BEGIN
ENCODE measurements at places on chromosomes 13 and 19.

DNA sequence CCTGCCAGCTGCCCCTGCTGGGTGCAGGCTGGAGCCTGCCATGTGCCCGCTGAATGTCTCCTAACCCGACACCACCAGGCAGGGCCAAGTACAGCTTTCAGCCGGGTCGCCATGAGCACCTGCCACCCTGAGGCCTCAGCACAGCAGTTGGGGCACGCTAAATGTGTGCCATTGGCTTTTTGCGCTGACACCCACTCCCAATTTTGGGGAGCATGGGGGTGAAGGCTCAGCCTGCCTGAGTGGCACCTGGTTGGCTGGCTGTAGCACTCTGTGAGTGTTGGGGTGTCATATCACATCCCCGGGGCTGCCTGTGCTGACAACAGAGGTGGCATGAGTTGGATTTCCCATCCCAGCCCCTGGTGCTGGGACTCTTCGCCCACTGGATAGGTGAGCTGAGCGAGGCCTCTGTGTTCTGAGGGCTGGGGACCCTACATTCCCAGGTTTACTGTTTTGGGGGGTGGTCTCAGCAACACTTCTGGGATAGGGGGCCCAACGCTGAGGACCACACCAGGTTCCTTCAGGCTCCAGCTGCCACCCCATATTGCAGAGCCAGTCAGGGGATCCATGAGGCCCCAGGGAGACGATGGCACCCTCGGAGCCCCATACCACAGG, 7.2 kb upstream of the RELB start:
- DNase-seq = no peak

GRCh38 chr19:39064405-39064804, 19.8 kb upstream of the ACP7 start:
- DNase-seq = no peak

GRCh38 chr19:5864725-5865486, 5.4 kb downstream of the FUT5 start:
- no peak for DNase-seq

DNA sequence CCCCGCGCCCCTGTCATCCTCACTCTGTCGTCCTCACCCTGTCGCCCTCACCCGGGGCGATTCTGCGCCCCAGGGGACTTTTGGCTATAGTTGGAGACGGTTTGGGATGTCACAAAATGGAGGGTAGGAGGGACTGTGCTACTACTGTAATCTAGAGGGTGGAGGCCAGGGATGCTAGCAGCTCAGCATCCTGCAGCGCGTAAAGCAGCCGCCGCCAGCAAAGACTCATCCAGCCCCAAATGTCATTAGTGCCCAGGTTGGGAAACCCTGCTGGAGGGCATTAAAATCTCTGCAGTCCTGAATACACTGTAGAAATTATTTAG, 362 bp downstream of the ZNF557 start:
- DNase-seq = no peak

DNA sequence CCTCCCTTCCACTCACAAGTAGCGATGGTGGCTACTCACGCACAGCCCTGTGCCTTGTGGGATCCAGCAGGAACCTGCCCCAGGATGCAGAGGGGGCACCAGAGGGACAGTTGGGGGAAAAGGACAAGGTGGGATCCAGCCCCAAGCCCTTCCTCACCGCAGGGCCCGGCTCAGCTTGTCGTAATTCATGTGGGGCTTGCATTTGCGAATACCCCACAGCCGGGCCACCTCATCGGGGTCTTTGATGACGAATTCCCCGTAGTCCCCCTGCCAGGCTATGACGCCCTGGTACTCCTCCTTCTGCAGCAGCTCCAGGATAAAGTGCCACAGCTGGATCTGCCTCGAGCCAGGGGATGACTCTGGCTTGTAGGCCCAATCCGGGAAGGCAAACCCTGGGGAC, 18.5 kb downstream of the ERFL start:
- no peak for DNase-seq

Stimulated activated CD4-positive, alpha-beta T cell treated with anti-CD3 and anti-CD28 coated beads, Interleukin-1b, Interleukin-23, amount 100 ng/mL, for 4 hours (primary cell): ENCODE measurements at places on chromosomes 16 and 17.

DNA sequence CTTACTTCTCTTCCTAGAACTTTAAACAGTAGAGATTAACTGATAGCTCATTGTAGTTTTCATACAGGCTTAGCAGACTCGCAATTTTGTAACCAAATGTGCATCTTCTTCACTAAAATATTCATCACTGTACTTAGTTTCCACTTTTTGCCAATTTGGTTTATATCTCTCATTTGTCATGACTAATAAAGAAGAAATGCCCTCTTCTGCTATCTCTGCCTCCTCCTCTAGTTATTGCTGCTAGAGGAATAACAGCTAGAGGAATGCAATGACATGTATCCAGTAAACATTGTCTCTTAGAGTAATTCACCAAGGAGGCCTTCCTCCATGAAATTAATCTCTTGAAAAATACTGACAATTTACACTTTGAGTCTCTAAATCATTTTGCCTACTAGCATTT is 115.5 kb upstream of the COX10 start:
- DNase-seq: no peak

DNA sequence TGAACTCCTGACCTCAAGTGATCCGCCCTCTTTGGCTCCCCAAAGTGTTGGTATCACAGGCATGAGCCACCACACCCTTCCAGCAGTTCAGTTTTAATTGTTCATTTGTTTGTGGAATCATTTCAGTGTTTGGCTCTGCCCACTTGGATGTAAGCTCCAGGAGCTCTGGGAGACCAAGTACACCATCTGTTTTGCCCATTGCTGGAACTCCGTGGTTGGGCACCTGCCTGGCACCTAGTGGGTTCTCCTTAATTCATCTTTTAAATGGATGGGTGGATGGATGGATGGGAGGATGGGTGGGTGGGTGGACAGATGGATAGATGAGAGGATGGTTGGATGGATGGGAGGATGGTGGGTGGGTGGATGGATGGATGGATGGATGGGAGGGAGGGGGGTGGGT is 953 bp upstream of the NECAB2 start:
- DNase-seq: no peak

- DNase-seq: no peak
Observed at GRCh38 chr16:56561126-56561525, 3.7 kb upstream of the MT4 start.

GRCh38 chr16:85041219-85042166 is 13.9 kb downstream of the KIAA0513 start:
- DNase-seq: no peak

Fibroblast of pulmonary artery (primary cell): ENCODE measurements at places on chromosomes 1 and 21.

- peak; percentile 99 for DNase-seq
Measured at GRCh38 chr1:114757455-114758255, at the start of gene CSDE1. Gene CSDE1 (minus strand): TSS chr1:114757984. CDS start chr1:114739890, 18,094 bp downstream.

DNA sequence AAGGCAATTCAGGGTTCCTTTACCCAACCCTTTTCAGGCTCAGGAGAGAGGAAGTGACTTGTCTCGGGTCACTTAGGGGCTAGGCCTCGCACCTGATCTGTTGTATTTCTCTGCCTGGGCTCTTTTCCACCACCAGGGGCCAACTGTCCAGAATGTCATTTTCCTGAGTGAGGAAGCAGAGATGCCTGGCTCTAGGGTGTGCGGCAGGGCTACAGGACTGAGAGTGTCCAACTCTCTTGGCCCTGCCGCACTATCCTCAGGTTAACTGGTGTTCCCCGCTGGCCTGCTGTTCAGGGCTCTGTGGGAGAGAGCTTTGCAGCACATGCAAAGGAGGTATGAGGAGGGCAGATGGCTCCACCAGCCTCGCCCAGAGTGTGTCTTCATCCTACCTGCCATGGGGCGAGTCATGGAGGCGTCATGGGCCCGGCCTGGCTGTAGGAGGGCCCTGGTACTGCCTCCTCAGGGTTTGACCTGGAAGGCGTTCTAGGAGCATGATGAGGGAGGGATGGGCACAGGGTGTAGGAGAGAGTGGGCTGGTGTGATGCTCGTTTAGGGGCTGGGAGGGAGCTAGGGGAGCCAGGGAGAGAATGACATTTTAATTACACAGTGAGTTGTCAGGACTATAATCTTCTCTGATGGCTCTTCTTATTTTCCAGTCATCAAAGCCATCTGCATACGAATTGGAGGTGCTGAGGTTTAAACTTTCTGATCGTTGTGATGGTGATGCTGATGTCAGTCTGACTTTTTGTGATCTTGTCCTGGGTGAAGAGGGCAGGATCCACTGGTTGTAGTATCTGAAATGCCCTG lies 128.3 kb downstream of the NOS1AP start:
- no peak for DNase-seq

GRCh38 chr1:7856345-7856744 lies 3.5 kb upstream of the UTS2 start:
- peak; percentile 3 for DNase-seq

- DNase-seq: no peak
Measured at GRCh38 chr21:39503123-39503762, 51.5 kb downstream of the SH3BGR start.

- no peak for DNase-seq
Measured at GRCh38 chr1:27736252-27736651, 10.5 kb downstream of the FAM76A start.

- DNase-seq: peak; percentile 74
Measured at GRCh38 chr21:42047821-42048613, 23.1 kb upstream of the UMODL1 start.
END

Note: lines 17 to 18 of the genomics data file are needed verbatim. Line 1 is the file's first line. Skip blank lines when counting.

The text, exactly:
- DNase-seq: no peak
Observed at GRCh38 chr16:56561126-56561525, 3.7 kb upstream of the MT4 start.